1) It enables police to confiscate weapons when there is the reasonable potential for misuse to occur.

      Example: Joe beats up his wife one night. The police check the registry and see he owns two shotguns. So they take them away in order to prevent Joe from misusing them. Was a life saved? Maybe not. Maybe Joe is remourseful for what he did, seeks help and never repeats the offense. Then again, maybe Joe gets licquored up one night, loads his shotgun and blows his wife’s head off. Knowing Joe is entitled to own guns is not enough. The police need to know whether or not he actually does.

      2) It assists the police in preventing criminals from obtaining guns.

      Example: A gangbanger wants a gun but he’s got a criminal record so there’s no chance he’ll get a license to own one. So he gets his girlfriend who doesn’t have a criminal record to do it for him. Gangbanger then uses the gun to commit a crime and gets caught. Without the registry the police have no way of knowing how the gangbanger got the gun and the gangbanger’s girlfriend is free to continue supplying him and the rest of is gang with guns. With the registry however, the police can track where the gun came from, arrest the girlfriend for supplying the gangbanger with the gun and then revoke her ability to do so in the future.

      There are two logical reasons to maintain the registry and there are others.

      • Robert I am sympathetic to both arguments you make. But I am also sympathetic to arguments which point to the implications for S(7 & 8) which mostly arise from the change in attitude of police officers. And I think a reasoned debate would at least attempt to make the trade-offs clear and assess whether or not those trade-offs need exist to maintain the integrity of the public policy.

  3. In his Theory of Communicative Action Habermas outline three primary types of truth claims; a) factual claims, b) normative claims, & c) dramaturgical claims. Later in his major follow up work, Between Facts and Norms, he more clearly ties normative claims to issues of law and public policy. He makes it clear that in many issues of law and public policy the communicator cannot always rely on factual claims but must tie certain kinds of policies (or laws) to overall normative strategies which help to define the limits of socially acceptable or appropriate behaviour. Thus, since you can only tie the efficiency to certain kinds of regulations (like the gun registry) to either correlative evidence for effectiveness (in so-called factual terms), we also rely on normative (and that is to say morally symbolic) terms of reference. There is not necessarily a direct tie between a law, for example, and the impact of that law on socially appropriate behaviour. Rather, it is part of a wider symbolic discourse about what is normatively sought by the actors in question. And as Habermas points out in his Between Facts and Norms, it has always been this way. You cannot, for example, prove that laws against murder actually stop any murders, you can only argue for such laws within a wider normative framework. Thus, Mr. Simms’ actions are not as “irrational” as you claim since we can made both correlative and normative ties between gun laws and gun deaths.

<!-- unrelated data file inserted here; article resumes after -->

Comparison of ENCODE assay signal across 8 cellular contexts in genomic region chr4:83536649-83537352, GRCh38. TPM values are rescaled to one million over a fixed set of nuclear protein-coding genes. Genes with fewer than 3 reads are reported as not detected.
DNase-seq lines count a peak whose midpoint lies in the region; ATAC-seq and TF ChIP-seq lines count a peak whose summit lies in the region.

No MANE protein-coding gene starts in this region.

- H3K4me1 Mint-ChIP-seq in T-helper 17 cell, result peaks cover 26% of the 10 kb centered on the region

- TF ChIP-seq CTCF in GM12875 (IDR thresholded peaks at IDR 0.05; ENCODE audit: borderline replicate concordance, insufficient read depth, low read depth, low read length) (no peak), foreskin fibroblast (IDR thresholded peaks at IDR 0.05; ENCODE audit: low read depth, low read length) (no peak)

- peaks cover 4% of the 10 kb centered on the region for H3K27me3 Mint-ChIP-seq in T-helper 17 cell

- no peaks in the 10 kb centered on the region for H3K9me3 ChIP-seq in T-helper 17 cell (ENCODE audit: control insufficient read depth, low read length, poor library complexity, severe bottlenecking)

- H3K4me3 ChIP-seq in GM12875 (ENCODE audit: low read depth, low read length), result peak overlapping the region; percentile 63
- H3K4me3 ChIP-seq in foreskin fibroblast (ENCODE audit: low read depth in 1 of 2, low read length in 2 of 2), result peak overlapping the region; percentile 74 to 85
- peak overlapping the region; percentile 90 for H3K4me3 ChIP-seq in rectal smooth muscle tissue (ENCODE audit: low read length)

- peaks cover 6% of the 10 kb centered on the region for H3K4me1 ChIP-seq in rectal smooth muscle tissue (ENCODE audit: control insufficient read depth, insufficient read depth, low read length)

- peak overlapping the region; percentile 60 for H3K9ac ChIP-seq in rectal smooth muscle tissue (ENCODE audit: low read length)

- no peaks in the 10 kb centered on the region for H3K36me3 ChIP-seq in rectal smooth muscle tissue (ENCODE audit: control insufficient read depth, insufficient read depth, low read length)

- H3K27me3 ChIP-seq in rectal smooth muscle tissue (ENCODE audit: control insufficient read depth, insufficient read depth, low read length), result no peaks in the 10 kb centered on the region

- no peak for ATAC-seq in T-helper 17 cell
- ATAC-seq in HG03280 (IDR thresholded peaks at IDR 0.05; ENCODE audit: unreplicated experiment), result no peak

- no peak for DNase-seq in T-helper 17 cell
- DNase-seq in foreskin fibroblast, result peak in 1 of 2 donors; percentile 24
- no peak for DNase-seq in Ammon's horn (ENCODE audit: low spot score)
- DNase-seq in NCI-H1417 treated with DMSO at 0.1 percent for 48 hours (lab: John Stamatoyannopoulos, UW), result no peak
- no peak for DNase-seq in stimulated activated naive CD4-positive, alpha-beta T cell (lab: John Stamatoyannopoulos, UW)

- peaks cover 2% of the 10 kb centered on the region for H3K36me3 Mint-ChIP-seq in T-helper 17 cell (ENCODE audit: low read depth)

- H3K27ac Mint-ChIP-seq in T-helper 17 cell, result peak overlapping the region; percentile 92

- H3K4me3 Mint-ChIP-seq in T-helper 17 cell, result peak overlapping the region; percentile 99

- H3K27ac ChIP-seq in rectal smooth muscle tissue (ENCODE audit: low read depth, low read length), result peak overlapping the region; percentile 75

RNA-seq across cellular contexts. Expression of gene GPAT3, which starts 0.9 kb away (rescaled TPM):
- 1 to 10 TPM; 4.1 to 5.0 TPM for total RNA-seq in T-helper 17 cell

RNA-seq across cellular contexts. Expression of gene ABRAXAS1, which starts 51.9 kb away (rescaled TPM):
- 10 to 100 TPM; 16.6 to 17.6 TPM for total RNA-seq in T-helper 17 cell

• It is pretty much understood that by being in the database you are inviting more aggressive behaviour from police officers and broader interpretations by the courts of police officers conduct in their interactions with you. Being politically active and being involved in political protest from time to time I will never obtain a PAL, nor own a firearm. I just will not invite that degree of latitude into my interaction with police officers nor the courts.

      And that is what I think gun owners mean when they talk about the criminalizing of gun ownership. They do not mean that they cannot legally own their guns; they mean that legally owning their guns opens them up to being treated like criminals by law enforcement.

  4. “But neither the right nor the centre nor the left want to have an adult conversation.”

    Welcome to my world.

    (PS: I’m happy enough with the registry being in existence, but, to paraphrase Gompers, I want more.)